SAN JUAN, Puerto Rico — Beneath the blackjack tables and bulging all-you-can-eat buffets, divers search cruise ship hulls for explosives. At the docks, workers screen passengers for weapons and contraband.
In the wake of the Sept. 11 suicide hijackings, security has been tightened aboard the giant vessels that can stretch nearly a quarter of a mile long and carry thousands of passengers.
In the United States, Coast Guard boats have been escorting cruise ships into port since the attacks on the World Trade Center and the Pentagon, and cruise companies have been submitting crew and passengers’ names to the FBI and immigration officials for checks.
Governments forced the industry to implement minimum security measures after terrorists, hoping to smuggle weapons into Israel, hijacked the Italian cruiseliner Achille Lauro in 1985 and killed an American passenger.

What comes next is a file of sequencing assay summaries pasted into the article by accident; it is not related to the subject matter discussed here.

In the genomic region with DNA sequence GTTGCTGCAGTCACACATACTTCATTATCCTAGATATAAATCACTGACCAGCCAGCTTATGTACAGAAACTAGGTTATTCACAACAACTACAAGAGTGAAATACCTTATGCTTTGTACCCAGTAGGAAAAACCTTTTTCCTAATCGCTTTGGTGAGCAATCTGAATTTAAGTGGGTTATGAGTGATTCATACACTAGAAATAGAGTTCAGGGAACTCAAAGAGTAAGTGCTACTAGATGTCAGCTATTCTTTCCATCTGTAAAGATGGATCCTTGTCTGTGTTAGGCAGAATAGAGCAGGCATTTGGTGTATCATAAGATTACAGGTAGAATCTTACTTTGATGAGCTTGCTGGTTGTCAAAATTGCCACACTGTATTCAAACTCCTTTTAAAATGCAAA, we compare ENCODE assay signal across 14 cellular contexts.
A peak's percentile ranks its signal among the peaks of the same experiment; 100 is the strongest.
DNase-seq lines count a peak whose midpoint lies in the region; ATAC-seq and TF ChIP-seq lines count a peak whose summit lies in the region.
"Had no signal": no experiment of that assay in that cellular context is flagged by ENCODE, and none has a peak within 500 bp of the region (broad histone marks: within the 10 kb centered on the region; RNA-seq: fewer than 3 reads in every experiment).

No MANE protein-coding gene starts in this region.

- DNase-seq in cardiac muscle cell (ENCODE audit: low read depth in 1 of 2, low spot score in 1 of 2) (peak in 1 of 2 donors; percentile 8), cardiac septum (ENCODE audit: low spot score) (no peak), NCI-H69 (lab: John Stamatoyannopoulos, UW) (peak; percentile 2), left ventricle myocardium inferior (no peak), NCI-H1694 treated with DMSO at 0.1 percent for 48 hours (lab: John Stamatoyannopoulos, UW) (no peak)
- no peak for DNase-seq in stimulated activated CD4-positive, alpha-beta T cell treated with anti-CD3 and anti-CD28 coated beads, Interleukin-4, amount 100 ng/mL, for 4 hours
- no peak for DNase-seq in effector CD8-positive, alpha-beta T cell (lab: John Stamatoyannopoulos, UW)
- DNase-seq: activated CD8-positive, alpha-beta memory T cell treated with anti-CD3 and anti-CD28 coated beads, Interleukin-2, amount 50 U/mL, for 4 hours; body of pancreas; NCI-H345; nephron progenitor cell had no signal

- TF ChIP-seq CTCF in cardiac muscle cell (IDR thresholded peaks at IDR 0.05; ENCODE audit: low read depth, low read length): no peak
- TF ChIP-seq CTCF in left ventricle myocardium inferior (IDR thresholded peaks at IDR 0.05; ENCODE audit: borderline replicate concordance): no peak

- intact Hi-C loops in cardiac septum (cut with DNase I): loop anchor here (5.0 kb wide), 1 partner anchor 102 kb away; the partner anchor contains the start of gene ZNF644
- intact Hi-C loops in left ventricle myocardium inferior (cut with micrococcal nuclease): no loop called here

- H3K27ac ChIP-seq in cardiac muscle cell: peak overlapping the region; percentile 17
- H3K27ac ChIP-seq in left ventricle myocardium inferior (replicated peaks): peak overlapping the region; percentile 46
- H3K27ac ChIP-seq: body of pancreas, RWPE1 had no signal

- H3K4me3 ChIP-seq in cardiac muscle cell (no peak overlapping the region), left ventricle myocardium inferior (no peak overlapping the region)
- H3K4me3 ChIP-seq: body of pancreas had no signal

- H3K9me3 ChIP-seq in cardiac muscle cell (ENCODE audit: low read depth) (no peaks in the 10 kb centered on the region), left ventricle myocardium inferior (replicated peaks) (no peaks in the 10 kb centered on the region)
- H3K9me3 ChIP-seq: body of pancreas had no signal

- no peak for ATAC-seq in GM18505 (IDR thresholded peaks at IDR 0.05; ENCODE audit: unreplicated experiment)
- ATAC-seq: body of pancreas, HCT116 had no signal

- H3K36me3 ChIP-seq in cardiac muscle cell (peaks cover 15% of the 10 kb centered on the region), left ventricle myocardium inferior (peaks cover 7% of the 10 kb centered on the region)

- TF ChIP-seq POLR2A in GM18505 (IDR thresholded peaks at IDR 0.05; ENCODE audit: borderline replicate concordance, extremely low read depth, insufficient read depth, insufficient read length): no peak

A spokesman for Carnival Cruises said the company has gone to their highest security level since Sept. 11. Still, security experts say that with attention focused on air safety, cruise ships could be enticing targets for terrorists.
"When you protect air, land and other targets, terrorists are going to look for soft targets," said Rohan Gunaratna, a research fellow at the Center for Study of Terrorism and Political Violence at Scotland’s University of St. Andrews. "Cruise ships are considered prestigious because there is a perception that they are filled with wealthy Americans."
Gunaratna — who has been asked by various governments to work as a consultant and question terrorists from the Middle East, Latin America and Asia — said groups such as Hamas, Hezbollah and al-Qaida are being trained for maritime attacks.
Cruise ship officials say that since Sept. 11 they have added security personnel and increased staff, making their ships far less vulnerable than planes. They also say modern construction with watertight compartments makes ships difficult to sink.
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